AUGUSTA, Ga. — The first time they won the Masters together, Bubba Watson and caddie Ted Scott had to grind through a sudden-death playoff to beat Louis Oosthuizen with one of the most remarkable recovery shots in the history of green jacketed golfers.
This time, no such drama, no such tension. As they walked up the hill together on the 18th fairway, a three-stroke lead in hand and a second Masters title all but impossible to lose, Scott perhaps thought of the theme to their entire 2014 season and told his man to savor the moment.
“It’s a high you can’t explain,” said Scott, an Opelousas resident and member at Le Triomphe Golf and Country Club in Broussard. “This is the greatest stage in golf. You’re walking up 18, you look around.
“You see the history here, you see the people, the sun’s setting, everything about it is amazing. And you’re winning the Masters again.”
This is the sixth victory in Watson’s nine-year PGA Tour career. The 2011 Zurich Classic of New Orleans champion is now the 17th multiple winner in Masters history.
Scott has been with Watson every step of the way since 2006. Sometimes things have been rocky, like last year at the Travelers Championship, when Watson bit into Scott after he hit into the water when contending late on Sunday.
“Of course you’re going to knock heads,” Scott said. “Is there anybody you know that you spend a lot of time with that you don’t knock heads with? Of course not.”
But the good moments far outweigh the bad, Scott said.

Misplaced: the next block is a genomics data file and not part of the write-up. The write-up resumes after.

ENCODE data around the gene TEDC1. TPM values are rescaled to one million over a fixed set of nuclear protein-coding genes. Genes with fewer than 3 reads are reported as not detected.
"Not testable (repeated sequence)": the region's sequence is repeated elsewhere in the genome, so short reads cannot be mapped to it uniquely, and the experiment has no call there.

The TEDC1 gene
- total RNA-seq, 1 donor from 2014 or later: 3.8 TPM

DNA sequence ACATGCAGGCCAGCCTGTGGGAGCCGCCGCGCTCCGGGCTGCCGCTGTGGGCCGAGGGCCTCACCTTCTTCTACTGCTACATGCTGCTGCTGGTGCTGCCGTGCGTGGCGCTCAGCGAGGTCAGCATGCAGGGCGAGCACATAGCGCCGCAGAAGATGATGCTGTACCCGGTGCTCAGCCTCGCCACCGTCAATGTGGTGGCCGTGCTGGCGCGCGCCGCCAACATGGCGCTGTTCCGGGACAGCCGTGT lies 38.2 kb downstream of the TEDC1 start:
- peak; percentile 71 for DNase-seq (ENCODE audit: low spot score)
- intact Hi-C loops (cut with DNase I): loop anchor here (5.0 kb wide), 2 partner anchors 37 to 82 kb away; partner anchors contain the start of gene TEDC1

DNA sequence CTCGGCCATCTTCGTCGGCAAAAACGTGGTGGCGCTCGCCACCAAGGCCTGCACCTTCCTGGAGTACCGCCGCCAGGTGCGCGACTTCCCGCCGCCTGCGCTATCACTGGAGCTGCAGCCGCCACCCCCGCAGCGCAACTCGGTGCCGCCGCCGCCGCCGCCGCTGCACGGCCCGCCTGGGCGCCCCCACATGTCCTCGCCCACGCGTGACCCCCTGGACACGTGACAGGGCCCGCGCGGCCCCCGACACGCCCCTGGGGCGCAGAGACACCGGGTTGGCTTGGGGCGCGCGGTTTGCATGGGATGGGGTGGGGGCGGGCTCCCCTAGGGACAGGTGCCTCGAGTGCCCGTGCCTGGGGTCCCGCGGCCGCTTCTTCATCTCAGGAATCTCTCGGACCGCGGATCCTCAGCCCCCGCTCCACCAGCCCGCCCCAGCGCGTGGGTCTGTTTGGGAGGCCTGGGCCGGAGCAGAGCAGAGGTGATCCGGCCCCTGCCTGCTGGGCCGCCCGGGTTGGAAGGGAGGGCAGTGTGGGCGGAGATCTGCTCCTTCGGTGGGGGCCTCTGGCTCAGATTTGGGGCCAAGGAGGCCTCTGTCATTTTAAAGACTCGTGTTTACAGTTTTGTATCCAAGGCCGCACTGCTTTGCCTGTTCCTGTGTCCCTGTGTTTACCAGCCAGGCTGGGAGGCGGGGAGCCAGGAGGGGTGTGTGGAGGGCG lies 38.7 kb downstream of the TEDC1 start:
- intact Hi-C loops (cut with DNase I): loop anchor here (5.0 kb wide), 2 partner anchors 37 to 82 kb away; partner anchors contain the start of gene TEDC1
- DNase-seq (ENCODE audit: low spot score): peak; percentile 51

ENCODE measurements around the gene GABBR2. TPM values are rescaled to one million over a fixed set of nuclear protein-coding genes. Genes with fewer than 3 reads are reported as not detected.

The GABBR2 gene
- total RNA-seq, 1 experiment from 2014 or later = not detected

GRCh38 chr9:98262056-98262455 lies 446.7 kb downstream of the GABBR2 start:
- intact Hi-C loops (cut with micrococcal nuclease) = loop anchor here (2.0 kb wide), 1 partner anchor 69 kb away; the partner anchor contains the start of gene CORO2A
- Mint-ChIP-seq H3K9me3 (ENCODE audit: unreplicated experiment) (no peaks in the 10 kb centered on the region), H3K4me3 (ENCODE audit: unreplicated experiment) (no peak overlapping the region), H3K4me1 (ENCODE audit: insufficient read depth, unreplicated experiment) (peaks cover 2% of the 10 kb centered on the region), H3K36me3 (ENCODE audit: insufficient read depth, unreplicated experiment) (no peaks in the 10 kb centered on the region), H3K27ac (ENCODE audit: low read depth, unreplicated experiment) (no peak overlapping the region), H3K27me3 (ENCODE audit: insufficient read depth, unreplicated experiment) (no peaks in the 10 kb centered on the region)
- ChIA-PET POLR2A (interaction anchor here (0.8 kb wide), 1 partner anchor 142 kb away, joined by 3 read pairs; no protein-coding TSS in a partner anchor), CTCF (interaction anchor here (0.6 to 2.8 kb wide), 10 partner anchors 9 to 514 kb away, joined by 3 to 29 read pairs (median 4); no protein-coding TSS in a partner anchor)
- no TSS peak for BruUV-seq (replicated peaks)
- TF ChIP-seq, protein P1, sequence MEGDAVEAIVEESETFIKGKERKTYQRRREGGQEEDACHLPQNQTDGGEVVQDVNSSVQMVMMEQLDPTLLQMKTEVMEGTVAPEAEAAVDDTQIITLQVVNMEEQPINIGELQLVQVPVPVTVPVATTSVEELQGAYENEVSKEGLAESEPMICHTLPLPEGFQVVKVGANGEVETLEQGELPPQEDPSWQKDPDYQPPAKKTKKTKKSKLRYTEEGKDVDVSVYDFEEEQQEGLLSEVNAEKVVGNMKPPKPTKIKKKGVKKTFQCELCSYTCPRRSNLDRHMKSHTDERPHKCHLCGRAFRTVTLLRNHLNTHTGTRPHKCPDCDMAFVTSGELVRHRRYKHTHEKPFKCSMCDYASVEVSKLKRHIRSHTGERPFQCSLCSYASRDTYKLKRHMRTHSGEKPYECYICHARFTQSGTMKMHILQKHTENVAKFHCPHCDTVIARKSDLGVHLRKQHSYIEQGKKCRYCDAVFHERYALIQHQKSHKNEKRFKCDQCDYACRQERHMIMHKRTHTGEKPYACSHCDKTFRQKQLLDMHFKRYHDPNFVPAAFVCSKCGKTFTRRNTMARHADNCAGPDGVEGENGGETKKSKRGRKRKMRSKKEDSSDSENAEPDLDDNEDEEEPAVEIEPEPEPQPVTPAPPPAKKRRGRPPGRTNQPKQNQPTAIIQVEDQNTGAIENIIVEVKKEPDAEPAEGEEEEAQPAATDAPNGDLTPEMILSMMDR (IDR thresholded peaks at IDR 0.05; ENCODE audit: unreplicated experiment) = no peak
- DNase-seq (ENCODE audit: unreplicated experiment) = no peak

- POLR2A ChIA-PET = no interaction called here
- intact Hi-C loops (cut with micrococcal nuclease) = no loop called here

“I’m very thankful that I have a job with Bubba,” he said. “He’s a great guy. I think a lot of people misunderstand Bubba. The more you get to know him, the more you’re going to care about him.”
Caring about Watson doesn’t mean Scott understands how his man hits the shots he hits.
“Freak show,” Scott said. “I mean, I can’t describe it any other way.
“On 18 after he hit the tee shot I said, ‘Are you from Mars or something? Because I don’t believe that you can hit these shots that you hit.’ ”
Two shots in particular.
Watson bent a wedge shot out of the trees short and right of the 10th green in that playoff with Oosthuizen that found the green and secured his first Masters victory.
“The shot out of the woods made me famous, but this one was a lot easier on me, on my nerves, my family and Teddy,” Watson said.
Sunday, he laced a second shot through the trees on the left side of the fairway on the 530-yard, par-5 15th, over a pond fronting the green and just down a slope over the back.
“He asked me, ‘What’s the smart shot?’” Scott recalled. “The smart shot is to hit it through that huge gap (in the trees) into the bunker (right of the green), because that’s what he’s so good at. He can pull those shots off. I was personally not even worried about it.
“It’s Bubba golf.”
Watson gets the green jacket as Masters champion. The caddy gets to keep the pin flag from the 18th hole. When last seen in the fading light of a Sunday evening in Augusta, Scott was carrying the pin and Watson’s golf bag up to the practice green for the green jacket ceremony.
No one had to tell Scott to savor the moment.